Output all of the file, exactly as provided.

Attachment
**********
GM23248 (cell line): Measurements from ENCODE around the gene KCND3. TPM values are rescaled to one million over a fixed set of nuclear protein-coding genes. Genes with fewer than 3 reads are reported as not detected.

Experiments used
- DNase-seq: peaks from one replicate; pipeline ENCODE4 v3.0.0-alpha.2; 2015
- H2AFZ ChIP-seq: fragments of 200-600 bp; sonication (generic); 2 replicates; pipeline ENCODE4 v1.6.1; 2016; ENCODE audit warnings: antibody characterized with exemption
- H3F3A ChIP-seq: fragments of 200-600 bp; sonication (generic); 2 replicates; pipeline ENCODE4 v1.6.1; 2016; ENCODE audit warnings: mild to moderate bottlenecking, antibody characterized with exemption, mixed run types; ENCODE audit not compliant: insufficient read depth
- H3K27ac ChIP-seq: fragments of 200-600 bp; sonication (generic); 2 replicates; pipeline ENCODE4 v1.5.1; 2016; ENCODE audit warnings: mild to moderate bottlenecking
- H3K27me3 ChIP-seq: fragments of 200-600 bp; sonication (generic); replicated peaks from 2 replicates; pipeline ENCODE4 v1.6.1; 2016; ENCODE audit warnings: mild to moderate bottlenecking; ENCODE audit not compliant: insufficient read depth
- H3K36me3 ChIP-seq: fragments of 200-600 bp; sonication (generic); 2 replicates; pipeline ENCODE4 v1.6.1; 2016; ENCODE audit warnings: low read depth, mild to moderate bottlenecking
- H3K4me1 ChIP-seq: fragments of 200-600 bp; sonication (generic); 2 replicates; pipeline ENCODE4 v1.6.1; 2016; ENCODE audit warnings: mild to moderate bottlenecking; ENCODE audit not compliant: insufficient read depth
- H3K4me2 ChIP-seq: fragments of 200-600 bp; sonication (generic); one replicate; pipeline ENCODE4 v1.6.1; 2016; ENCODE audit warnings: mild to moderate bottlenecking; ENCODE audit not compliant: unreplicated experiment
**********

GM23248 (cell line): Measurements from ENCODE around the gene KCND3. TPM values are rescaled to one million over a fixed set of nuclear protein-coding genes. Genes with fewer than 3 reads are reported as not detected.

Experiments used
- DNase-seq: peaks from one replicate; pipeline ENCODE4 v3.0.0-alpha.2; 2015
- H2AFZ ChIP-seq: fragments of 200-600 bp; sonication (generic); 2 replicates; pipeline ENCODE4 v1.6.1; 2016; ENCODE audit warnings: antibody characterized with exemption
- H3F3A ChIP-seq: fragments of 200-600 bp; sonication (generic); 2 replicates; pipeline ENCODE4 v1.6.1; 2016; ENCODE audit warnings: mild to moderate bottlenecking, antibody characterized with exemption, mixed run types; ENCODE audit not compliant: insufficient read depth
- H3K27ac ChIP-seq: fragments of 200-600 bp; sonication (generic); 2 replicates; pipeline ENCODE4 v1.5.1; 2016; ENCODE audit warnings: mild to moderate bottlenecking
- H3K27me3 ChIP-seq: fragments of 200-600 bp; sonication (generic); replicated peaks from 2 replicates; pipeline ENCODE4 v1.6.1; 2016; ENCODE audit warnings: mild to moderate bottlenecking; ENCODE audit not compliant: insufficient read depth
- H3K36me3 ChIP-seq: fragments of 200-600 bp; sonication (generic); 2 replicates; pipeline ENCODE4 v1.6.1; 2016; ENCODE audit warnings: low read depth, mild to moderate bottlenecking
- H3K4me1 ChIP-seq: fragments of 200-600 bp; sonication (generic); 2 replicates; pipeline ENCODE4 v1.6.1; 2016; ENCODE audit warnings: mild to moderate bottlenecking; ENCODE audit not compliant: insufficient read depth
- H3K4me2 ChIP-seq: fragments of 200-600 bp; sonication (generic); one replicate; pipeline ENCODE4 v1.6.1; 2016; ENCODE audit warnings: mild to moderate bottlenecking; ENCODE audit not compliant: unreplicated experiment